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Thread: Frases en inglés que no debes traducir literalmente

 
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    Default Frases en inglés que no debes traducir literalmente

    Comparto un link para esas ocasiones en la que escuchamos refranes mal traducidos



    Frases en inglés que no debes traducir literalmente

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    Default Re: Frases en inglés que no debes traducir literalmente

    Muy interesante Diana. Me parece que mas alla de ingles a frances, estos tipos de dichos no se puede traducir a ningun idioma, que son bien de la cultura, no van a tener el mismo sentido en otras culturas.

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    Default Re: Frases en inglés que no debes traducir literalmente

    Hola amayo!
    Adhiero completamente. Se le podrá encontrar algo similar en la traducción, un sentido parecido, pero los dichos surten un efecto diferente en el idioma original; cosa que tu sabes bien al tener como lengua materna el inglés.

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    Default Re: Frases en inglés que no debes traducir literalmente

    Si, los dichos asi como nombrados en el articulo son unas de las cosas mas complicados a traducir, que hay que encontrar otro dicho que quiere exresar el mismo que el dicho del idioma propia. Un tema complicada!

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    Default Re: Frases en inglés que no debes traducir literalmente

    Hola Diana. Y Amayo!! Hace tiempo!!

    The writer of these sayings himself does not fully understand their meanings. I noticed several that he misinterpreted. Por ejemplo, "Blow your socks off" is not necessarily positive, rather, it means anything that is really surprising, even something negative. Like, "What he did would blow your socks off". Otro, "To get the wrong end of the stick" ...this does NOT have the same meaning as "barking up the wrong tree". To get the wrong end of the stick means to be on the receiving end of a bad situation. Like, "Man, he got the wrong end of the stick in that deal". There were some others that he didn't quite get.

    It would have been nice if he had shown the Spanish equivalent, at least as close as possible. That would be a good learning tool.
    vicente

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    Default Re: Frases en inglés que no debes traducir literalmente

    Thanks Vicente! Yes, it´s been a while. I just couldn't keep myself away any longer.

    I was under the impression that "blow your socks off" was only used in the positive setting, while "blow your mind" was more of a neutral expression for being amazed. However, you believe that those two sayings share the same exact meaning?

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    Default Re: Frases en inglés que no debes traducir literalmente

    I'm really glad to see you back Amayo. Wonder what's happened to chrisr?


    I think it is really a matter of individual perception. Blow your socks off; blow your mind; blow you away, can all be used to say that something is incredible, astounding, surprising, negative or positive and are pretty much interchangeable, don't you agree?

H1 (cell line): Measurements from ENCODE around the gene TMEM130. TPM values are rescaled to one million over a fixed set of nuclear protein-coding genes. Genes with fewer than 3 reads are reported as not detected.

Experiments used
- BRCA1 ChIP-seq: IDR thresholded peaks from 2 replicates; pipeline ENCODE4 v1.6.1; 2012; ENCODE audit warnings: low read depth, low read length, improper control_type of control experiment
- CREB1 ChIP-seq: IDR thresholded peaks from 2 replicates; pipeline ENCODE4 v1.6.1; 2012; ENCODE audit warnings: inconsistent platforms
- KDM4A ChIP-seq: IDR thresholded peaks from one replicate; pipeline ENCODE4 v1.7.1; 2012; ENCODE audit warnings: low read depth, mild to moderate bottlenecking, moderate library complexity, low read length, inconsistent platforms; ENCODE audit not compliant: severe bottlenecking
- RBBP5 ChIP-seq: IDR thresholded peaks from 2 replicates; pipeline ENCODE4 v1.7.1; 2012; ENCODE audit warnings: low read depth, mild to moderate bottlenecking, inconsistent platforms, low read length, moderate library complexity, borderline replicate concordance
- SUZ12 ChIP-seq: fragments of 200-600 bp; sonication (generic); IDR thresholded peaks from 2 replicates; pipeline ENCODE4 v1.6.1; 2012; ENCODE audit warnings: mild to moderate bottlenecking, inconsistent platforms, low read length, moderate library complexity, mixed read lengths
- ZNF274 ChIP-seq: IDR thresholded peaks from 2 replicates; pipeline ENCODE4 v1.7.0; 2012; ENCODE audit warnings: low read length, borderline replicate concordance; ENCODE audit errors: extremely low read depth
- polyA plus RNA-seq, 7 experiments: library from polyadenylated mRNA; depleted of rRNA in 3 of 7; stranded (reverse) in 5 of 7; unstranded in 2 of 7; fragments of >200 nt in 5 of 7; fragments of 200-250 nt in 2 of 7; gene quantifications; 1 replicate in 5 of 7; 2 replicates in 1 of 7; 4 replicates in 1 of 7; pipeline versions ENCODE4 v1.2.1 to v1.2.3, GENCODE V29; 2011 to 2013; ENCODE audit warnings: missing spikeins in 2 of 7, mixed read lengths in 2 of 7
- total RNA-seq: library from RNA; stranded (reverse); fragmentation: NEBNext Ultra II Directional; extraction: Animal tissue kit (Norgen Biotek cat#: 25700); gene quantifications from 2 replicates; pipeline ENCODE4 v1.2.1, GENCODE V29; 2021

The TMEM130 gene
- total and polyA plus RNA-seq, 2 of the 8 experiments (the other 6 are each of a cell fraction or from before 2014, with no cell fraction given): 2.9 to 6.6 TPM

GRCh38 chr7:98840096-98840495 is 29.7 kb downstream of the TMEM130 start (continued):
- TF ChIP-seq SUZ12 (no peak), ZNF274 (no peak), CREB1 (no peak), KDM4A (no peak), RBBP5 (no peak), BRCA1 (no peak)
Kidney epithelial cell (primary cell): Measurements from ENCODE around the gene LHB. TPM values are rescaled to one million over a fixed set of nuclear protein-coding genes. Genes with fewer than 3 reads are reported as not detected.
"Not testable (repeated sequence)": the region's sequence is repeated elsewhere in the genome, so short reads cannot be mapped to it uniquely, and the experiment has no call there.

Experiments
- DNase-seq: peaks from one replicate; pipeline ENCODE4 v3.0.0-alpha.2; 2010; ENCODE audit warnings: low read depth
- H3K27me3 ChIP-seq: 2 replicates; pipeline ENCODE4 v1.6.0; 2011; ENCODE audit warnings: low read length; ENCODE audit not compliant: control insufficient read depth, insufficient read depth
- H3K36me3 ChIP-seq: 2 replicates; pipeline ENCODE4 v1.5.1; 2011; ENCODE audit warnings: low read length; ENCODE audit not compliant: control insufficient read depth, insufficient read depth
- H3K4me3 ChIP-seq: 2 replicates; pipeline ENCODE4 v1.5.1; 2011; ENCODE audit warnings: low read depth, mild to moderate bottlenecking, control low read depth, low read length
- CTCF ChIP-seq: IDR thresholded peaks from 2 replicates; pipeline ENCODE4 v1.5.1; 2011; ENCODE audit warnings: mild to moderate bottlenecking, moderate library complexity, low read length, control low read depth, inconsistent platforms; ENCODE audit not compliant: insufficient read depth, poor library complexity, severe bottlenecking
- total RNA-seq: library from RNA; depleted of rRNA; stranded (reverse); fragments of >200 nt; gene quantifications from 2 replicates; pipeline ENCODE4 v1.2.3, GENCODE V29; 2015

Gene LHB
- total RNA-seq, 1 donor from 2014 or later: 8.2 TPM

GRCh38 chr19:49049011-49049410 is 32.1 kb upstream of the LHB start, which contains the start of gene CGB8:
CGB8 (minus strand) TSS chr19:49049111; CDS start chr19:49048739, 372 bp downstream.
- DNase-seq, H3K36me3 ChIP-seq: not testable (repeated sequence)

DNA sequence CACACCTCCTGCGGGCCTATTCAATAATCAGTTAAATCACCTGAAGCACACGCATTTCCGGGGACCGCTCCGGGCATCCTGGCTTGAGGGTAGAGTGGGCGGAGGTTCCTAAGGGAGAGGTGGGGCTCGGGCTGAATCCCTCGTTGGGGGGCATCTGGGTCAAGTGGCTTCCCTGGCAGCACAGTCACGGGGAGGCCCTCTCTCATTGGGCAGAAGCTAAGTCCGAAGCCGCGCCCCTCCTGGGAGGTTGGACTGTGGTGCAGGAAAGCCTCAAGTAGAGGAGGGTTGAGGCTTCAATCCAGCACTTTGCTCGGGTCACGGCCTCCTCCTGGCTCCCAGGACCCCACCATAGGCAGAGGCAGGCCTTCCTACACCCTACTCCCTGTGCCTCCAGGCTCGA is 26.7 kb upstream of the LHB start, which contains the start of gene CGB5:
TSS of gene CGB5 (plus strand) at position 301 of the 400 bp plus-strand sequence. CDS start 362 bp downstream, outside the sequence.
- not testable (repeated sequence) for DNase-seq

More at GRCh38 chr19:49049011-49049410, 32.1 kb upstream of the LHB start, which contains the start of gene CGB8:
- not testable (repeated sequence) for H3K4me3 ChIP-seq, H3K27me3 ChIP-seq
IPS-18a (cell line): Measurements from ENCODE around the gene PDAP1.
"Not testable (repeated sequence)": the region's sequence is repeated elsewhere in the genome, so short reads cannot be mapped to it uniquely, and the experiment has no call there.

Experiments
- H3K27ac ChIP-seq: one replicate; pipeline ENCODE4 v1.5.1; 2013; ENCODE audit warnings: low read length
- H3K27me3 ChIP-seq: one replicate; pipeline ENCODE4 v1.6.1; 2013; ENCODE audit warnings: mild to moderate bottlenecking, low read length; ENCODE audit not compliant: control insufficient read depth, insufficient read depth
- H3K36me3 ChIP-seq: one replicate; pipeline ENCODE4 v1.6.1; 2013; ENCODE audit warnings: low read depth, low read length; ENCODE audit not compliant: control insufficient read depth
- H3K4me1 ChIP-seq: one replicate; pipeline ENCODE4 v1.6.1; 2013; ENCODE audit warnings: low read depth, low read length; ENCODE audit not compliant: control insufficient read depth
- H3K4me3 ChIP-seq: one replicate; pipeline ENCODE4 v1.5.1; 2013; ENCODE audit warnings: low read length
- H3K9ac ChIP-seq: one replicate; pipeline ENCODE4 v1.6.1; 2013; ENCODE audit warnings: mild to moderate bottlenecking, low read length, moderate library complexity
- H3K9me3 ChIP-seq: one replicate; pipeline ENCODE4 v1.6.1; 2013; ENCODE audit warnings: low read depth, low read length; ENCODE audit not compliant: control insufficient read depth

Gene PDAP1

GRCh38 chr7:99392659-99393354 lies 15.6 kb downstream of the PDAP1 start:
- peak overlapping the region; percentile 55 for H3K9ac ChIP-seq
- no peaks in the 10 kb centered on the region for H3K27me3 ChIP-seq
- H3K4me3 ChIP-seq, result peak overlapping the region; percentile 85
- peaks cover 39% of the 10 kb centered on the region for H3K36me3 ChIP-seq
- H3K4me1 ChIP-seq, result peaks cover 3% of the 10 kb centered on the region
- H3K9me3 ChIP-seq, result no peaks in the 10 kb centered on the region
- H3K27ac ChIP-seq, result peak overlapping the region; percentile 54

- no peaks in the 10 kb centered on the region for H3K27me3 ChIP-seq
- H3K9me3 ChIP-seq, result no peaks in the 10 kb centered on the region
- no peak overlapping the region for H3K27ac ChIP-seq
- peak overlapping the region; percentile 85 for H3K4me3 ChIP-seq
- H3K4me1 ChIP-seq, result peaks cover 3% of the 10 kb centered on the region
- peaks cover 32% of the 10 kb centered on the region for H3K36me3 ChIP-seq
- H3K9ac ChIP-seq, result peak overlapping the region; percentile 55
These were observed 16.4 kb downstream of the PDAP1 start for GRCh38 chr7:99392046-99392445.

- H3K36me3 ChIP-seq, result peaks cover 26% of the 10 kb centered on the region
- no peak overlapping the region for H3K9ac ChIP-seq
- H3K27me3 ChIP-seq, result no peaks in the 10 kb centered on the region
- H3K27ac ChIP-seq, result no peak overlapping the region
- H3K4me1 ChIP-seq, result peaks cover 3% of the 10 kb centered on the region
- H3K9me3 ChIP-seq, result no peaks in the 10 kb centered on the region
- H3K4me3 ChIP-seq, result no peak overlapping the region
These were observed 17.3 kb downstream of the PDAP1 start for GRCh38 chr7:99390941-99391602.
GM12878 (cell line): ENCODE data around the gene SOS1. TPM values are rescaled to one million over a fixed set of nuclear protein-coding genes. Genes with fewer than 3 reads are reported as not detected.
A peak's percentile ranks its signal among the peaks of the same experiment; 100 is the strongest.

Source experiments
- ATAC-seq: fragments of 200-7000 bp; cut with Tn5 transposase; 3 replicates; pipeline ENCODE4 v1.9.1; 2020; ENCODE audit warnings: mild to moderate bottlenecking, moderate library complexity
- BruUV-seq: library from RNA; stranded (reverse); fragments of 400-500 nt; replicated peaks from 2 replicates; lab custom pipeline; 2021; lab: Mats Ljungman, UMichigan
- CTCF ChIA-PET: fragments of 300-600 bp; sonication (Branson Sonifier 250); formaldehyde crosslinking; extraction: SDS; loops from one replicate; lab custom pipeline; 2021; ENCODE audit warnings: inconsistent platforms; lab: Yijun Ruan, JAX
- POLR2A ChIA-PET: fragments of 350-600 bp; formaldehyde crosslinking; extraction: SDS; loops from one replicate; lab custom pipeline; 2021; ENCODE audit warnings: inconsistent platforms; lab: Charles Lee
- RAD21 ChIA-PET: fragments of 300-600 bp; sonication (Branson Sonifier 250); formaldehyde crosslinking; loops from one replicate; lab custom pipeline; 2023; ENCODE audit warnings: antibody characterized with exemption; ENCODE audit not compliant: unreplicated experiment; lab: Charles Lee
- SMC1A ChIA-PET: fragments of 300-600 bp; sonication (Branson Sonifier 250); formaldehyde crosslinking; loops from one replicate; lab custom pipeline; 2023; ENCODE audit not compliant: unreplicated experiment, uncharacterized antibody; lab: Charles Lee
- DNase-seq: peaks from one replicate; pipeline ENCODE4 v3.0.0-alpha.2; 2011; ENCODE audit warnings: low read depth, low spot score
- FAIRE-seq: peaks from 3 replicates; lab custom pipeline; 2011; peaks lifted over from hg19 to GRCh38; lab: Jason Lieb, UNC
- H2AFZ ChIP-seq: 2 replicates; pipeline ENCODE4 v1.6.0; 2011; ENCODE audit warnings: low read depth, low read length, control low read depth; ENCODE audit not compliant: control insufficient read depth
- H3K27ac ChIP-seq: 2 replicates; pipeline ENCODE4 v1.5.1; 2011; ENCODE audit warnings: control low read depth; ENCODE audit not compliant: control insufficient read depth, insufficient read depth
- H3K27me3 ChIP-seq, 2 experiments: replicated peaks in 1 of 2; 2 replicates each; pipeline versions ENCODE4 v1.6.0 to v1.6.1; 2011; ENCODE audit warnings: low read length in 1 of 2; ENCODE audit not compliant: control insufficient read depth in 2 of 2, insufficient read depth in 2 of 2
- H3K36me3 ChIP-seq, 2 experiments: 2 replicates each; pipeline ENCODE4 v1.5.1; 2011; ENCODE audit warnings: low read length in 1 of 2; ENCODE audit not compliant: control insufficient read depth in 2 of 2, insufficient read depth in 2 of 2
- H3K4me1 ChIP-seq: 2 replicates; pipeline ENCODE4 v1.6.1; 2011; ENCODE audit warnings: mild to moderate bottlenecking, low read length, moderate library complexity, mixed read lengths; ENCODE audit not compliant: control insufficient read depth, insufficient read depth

Let's say that blow your socks off might be MORE POSITIVE than negative, generally, but if I said "When I found out he killed his wife it blew my socks off!, you'd know exactly what I meant...and we could insert the other two without any loss of meaning.

    As you know, a lot of sayings have slightly different meanings to people depending region and it is difficult to say my interpretation is any more valid than yours or anybody else. My mom used to say "this will blow your socks off" about anything of a surprising nature, positive or negative, so maybe that's why I interpret it as neutral.
    vicente

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    Default Re: Frases en inglés que no debes traducir literalmente

    hello amayo and vicente!
    Thanks for answering and sharing your comments!
    I was under the impression that "blow your socks off" was possitive.
    I think I was loosing a part of the meaning, however thanks for the detailed explanation.

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    Default Re: Frases en inglés que no debes traducir literalmente

    Hi everybody!

    Beat around the bush


    Ser indirecto, y tal vez incluso reacio o complicado, en decir o hacer algo. No ser directo y recto. Comúnmente se escucha, “stop beating around the bush!” Es decir, ‘te sales con la tuya!’

    He says "te sales con la tuya" I don't think it is right unless he means "go straight to the point" by "te sales con la tuya"
    Anyway "te sales con la tuya" means something different

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    Default Re: Frases en inglés que no debes traducir literalmente

    About "blow your socks off" I found this:
    The phrase was originally documented in the American South in the 1940s, where the phrase referred to beating somebody in a fight (similar to "knock his block off"). For this reason, the phrase originally had negative connotations, but began to acquire more positive connotations as the phrase was used more figuratively as a synonym for astonishing or impressing somebody.

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